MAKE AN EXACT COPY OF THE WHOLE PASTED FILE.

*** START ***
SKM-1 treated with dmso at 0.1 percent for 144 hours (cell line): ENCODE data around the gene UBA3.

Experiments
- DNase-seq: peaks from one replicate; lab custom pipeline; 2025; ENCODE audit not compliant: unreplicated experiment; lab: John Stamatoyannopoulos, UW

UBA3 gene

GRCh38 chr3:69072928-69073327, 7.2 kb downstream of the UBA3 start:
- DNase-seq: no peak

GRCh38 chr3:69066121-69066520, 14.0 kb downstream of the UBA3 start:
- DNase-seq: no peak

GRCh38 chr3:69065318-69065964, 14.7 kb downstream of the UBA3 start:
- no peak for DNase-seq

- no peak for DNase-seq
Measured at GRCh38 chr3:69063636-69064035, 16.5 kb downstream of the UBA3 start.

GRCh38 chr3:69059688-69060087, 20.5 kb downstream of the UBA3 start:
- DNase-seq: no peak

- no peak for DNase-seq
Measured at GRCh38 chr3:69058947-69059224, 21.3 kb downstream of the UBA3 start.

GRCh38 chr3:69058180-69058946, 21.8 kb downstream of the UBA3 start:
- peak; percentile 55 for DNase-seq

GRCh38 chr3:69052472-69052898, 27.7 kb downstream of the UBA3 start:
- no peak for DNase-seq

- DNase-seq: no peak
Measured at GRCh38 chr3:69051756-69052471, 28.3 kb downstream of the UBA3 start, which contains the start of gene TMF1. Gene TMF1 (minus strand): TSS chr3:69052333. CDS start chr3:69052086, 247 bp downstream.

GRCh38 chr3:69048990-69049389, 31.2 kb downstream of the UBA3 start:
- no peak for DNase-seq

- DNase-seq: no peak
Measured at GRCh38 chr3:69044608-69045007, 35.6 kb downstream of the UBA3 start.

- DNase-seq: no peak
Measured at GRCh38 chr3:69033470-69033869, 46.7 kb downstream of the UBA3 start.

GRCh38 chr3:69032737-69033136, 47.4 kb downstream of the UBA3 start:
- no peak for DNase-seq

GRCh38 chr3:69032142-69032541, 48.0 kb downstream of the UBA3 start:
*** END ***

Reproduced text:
SKM-1 treated with dmso at 0.1 percent for 144 hours (cell line): ENCODE data around the gene UBA3.

Experiments
- DNase-seq: peaks from one replicate; lab custom pipeline; 2025; ENCODE audit not compliant: unreplicated experiment; lab: John Stamatoyannopoulos, UW

UBA3 gene

GRCh38 chr3:69072928-69073327, 7.2 kb downstream of the UBA3 start:
- DNase-seq: no peak

GRCh38 chr3:69066121-69066520, 14.0 kb downstream of the UBA3 start:
- DNase-seq: no peak

GRCh38 chr3:69065318-69065964, 14.7 kb downstream of the UBA3 start:
- no peak for DNase-seq

- no peak for DNase-seq
Measured at GRCh38 chr3:69063636-69064035, 16.5 kb downstream of the UBA3 start.

GRCh38 chr3:69059688-69060087, 20.5 kb downstream of the UBA3 start:
- DNase-seq: no peak

- no peak for DNase-seq
Measured at GRCh38 chr3:69058947-69059224, 21.3 kb downstream of the UBA3 start.

GRCh38 chr3:69058180-69058946, 21.8 kb downstream of the UBA3 start:
- peak; percentile 55 for DNase-seq

GRCh38 chr3:69052472-69052898, 27.7 kb downstream of the UBA3 start:
- no peak for DNase-seq

- DNase-seq: no peak
Measured at GRCh38 chr3:69051756-69052471, 28.3 kb downstream of the UBA3 start, which contains the start of gene TMF1. Gene TMF1 (minus strand): TSS chr3:69052333. CDS start chr3:69052086, 247 bp downstream.

GRCh38 chr3:69048990-69049389, 31.2 kb downstream of the UBA3 start:
- no peak for DNase-seq

- DNase-seq: no peak
Measured at GRCh38 chr3:69044608-69045007, 35.6 kb downstream of the UBA3 start.

- DNase-seq: no peak
Measured at GRCh38 chr3:69033470-69033869, 46.7 kb downstream of the UBA3 start.

GRCh38 chr3:69032737-69033136, 47.4 kb downstream of the UBA3 start:
- no peak for DNase-seq

GRCh38 chr3:69032142-69032541, 48.0 kb downstream of the UBA3 start: